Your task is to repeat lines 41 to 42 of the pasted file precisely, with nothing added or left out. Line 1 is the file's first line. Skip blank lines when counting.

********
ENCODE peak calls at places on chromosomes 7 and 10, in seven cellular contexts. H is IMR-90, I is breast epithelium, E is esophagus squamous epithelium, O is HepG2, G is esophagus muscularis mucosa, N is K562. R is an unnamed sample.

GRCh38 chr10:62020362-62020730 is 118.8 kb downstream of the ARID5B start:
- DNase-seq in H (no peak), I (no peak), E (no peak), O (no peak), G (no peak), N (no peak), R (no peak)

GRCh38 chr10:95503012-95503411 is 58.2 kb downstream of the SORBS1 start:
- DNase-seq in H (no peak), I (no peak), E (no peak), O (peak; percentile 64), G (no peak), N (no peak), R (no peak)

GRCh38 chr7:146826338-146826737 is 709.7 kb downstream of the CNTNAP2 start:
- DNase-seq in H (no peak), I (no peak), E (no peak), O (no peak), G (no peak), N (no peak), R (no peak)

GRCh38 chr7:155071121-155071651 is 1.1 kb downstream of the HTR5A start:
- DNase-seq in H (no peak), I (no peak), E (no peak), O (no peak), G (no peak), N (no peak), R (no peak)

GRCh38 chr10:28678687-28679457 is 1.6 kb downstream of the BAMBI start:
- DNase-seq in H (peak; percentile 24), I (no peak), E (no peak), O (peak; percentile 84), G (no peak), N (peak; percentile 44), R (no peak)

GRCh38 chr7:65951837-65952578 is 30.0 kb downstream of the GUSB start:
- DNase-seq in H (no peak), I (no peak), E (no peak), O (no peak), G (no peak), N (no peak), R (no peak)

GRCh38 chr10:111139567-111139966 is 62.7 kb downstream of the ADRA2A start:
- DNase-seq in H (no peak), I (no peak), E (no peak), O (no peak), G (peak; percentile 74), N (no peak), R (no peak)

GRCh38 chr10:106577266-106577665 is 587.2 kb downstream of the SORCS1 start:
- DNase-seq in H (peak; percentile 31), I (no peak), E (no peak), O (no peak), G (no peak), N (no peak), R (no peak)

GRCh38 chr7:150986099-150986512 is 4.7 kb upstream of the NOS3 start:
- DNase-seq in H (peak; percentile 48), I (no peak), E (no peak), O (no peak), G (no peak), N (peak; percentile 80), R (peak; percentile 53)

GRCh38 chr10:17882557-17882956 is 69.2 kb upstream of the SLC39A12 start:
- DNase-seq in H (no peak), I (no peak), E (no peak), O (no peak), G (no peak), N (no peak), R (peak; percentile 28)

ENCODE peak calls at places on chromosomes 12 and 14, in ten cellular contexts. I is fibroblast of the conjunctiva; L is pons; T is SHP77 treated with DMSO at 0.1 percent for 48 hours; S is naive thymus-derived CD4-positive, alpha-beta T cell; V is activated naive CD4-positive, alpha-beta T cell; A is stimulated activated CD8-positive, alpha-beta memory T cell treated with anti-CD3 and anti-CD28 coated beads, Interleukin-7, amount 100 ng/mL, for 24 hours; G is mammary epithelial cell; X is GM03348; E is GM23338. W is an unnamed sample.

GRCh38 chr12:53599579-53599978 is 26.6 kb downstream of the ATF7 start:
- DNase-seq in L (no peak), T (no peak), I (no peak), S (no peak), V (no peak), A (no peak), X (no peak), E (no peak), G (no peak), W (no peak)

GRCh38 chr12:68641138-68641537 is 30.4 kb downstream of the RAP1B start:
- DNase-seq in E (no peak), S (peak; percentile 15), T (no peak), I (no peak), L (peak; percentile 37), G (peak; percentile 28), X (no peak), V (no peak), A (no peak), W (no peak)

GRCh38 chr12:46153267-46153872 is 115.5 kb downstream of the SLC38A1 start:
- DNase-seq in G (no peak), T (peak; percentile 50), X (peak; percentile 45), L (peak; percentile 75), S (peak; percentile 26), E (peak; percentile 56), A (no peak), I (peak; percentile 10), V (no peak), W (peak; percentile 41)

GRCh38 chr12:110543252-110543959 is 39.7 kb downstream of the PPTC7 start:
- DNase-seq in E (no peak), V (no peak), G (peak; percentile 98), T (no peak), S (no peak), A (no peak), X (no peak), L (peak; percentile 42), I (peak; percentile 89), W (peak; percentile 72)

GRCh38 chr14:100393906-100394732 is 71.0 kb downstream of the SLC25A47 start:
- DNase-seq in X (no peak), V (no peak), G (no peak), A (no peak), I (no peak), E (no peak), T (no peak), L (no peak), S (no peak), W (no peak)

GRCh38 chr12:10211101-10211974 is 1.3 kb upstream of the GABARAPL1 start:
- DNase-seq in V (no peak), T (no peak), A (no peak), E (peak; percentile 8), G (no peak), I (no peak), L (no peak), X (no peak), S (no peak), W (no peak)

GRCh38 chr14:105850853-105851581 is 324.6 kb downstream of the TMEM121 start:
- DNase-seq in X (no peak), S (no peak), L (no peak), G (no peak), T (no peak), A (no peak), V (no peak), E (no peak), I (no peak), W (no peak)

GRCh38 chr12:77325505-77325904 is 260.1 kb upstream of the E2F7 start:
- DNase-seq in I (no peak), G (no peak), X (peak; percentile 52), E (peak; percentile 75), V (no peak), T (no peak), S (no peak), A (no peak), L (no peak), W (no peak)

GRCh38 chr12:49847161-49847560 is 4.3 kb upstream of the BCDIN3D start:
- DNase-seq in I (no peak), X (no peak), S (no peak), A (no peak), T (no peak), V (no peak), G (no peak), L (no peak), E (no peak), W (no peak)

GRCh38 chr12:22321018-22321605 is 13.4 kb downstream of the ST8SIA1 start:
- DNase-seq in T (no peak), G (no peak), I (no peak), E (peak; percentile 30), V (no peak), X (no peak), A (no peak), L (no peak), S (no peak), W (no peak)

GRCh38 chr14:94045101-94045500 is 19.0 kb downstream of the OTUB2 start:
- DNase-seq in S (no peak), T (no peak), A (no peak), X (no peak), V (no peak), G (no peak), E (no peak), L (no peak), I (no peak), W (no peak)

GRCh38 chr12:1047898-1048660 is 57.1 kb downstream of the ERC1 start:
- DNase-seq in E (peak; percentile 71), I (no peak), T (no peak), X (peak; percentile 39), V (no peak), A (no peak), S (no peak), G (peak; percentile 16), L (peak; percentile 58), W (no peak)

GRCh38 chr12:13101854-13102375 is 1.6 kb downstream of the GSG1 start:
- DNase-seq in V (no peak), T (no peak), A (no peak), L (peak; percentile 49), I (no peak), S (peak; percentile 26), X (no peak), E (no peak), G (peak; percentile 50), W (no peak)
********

GRCh38 chr12:22321018-22321605 is 13.4 kb downstream of the ST8SIA1 start:
- DNase-seq in T (no peak), G (no peak), I (no peak), E (peak; percentile 30), V (no peak), X (no peak), A (no peak), L (no peak), S (no peak), W (no peak)